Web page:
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Examine temporal and spatial variation in trace metal concentrations in the western Arctic through the analysis of Black Guillemot feathers. Temporal trends being examined using study skins collected as early as 1897. Spatial variation examined in conjunction with carbon isotope signatures in feathers and by sampling both winter and summer plumages. Regional climate change monitored through examination of annual variation in breeding chronology and success in relation to snow and ice melt.
The expedition by vessel 'Nikolai Kolomeets'included sampling of marine water, bottom sediments, benthos and plankton for studies of accumulation and transformation of OCs and estimation of related toxic effects on aqueous biocenoses. The marine studies took place during the period July-October 2000 in areas of the Pechora, Kara, Laptev, East-Siberian and Chukchi Seas.
White whale (Delphinapterus leucas) blubber samples from three of the five different Alaskan stocks - Cook Inlet (n = 20), Eastern Chukchi Sea (n = 19) and Eastern Beaufort Sea (n = 2) - were analyzed for levels and patterns of chemical contaminants. Blubber of these whales contained sum PCBs, sum DDTs, sum chlordanes, HCB, dieldrin, mirex, *toxaphene and *HCH, generally in concentration ranges similar to those found in white whales from the Canadian Arctic and lower than those in white whales from the highly contaminated St. Lawrence River. The males of the Cook Inlet and Eastern Chukchi Sea stocks had higher mean concentrations of all contaminant groups than did the females of the same stock, a result attributable to the transfer of these organochlorine contaminants (OCs) from the mother to the calf during pregnancy and during lactation following birth. Principal components analysis of patterns of contaminants present in blubber showed that Cook Inlet stock appeared to have identifiable contaminant patterns that allowed the stock to be distinguished from the others. Our results also showed that blubber from the three Alaskan stocks was a source of contaminant exposure for human subsistence consumers, but the health risks from consumption are currently unknown.
Blubber samples from Alaska ringed seal (Phoca hispida) were collected for inclusion in the US National Biomonitoring Specimen Bank, as well as for immediate analysis as part of the contaminant monitoring component of the US National Marine Fisheries Service's Marine Mammal Health and Stranding Response Program. The blubber samples were analyzed for organochlorine (OC) contaminants (e.g., PCB congeners, pesticides, DDTs). Results for ringed seals from the Alaska Arctic revealed low blubber concentrations of OC contaminants. Differences in contaminant concentrations among the Alaska seals may be explained by differences in feeding habits and migratory patterns; age or gender did not appear to account for the differences observed. The integration of real-time contaminant monitoring with specimen banking provides important baseline data that can be used to plan and manage banking activities. This includes identifying appropriate specimens that are useful in assessing temporal trends and increasing the utility of the banked samples in assessing chemical contaminant accumulation and relationships to biological effects.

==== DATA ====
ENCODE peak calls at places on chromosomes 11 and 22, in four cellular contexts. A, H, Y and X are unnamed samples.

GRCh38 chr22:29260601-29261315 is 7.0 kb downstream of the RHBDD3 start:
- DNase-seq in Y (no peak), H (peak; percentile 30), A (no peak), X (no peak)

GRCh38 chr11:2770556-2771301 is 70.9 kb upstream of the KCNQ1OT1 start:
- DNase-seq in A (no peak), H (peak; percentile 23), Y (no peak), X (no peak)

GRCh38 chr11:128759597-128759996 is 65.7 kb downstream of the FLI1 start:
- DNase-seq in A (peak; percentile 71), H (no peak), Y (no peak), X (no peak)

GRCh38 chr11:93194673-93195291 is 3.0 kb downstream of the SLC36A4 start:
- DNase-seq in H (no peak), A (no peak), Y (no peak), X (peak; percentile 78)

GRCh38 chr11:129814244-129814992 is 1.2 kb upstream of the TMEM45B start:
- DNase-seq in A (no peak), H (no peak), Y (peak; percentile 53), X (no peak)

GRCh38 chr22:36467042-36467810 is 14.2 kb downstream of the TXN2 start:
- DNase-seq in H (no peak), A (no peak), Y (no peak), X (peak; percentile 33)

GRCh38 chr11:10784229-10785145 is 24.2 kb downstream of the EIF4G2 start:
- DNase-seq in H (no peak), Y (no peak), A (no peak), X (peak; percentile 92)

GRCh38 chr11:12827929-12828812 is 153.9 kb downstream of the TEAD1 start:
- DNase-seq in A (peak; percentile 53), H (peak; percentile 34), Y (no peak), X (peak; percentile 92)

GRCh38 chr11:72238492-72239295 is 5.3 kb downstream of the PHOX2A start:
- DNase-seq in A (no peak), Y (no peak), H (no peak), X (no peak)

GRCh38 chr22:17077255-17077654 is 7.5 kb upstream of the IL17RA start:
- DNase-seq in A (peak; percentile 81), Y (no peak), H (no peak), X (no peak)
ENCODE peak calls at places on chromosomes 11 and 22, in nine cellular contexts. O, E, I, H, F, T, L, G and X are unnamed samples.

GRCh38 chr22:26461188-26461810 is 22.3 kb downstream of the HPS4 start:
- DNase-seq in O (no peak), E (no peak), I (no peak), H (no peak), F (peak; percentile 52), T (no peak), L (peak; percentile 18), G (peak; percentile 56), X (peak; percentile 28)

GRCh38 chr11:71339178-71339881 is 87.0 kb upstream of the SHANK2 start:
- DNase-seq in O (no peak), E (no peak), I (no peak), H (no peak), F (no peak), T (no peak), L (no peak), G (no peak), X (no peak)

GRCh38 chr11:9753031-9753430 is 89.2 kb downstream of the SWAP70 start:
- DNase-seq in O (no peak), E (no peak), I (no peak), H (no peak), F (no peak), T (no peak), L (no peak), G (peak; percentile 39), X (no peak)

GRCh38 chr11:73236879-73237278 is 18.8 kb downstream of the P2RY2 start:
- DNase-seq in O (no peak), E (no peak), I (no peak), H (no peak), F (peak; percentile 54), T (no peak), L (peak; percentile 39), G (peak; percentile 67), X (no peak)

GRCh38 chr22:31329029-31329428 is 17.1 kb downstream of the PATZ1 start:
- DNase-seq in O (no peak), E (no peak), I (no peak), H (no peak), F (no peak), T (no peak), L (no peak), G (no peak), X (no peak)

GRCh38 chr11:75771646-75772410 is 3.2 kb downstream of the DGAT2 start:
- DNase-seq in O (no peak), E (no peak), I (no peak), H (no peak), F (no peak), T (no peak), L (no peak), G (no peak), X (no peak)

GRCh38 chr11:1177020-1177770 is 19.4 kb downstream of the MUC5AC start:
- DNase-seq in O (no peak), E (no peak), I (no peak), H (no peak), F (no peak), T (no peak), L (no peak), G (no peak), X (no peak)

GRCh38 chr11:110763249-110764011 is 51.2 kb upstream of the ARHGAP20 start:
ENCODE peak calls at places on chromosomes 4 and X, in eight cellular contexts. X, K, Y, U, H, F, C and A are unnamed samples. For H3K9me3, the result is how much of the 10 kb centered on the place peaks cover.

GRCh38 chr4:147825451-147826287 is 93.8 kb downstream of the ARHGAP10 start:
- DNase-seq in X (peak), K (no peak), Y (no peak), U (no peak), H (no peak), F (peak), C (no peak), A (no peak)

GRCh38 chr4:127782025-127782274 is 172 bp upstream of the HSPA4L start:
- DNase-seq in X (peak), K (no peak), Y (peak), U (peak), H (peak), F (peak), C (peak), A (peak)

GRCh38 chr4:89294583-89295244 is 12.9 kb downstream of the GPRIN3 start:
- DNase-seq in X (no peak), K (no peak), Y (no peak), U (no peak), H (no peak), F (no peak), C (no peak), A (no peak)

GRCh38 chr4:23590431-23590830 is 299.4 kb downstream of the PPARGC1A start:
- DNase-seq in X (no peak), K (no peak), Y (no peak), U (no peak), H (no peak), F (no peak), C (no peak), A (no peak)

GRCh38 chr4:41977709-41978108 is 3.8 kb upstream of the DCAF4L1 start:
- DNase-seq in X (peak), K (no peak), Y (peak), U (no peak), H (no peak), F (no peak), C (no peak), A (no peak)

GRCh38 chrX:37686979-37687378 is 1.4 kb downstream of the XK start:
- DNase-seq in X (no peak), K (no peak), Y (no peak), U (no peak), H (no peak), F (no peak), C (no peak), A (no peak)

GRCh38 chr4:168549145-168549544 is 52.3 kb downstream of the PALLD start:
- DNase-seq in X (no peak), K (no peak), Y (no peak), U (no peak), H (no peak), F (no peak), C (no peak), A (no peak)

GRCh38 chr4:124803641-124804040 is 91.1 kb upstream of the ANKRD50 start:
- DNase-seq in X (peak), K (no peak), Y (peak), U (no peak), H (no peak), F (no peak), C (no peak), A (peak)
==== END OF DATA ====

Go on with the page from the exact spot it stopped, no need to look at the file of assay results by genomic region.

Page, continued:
1. Research area # 2 in the 1998/99 Announcement of Opportunity by CIFAR, "Study of anthropogenic influences on the Western Arctic/Bering Sea Ecosystem", and 2. Research area #4 in the 1998/99 Announcement of Opportunity by CIFAR, "Contaminant inputs, fate and effects on the ecosystem" specifically addressing objectives a-c, except "effects." a. "Determine pathways/linkages of contaminant accumulation in species that are consumed by top predators, including humans, and determine sub-regional differences in contaminant levels..." b. "Use an ecosystems approach to determine the effects of contaminants on food web and biomagnification." c. "Encourage local community participation in planning and implementing research strategies." The objectives of Phase I, Human Ecology Research are to: 1. Document reliance by indigenous arctic marine communities in Canada, Alaska and Russia on arctic resources at risk from chemical pollutants; and, 2. Incorporate traditional knowledge systems of subsistence harvesting. The human ecology components of the project were conducted within the frameworks of indigenous environmental knowledge and community participation. Using participatory mapping techniques, semi-structured interviews and the direct participation of community members in research design, data collection and implementation, research and data collection on the human ecology of indigenous arctic marine communities was undertaken in the communities of Holman, NWT (1998), Wainwright, Alaska (1999), and is underway in Novoe Chaplino, Russia. (2000).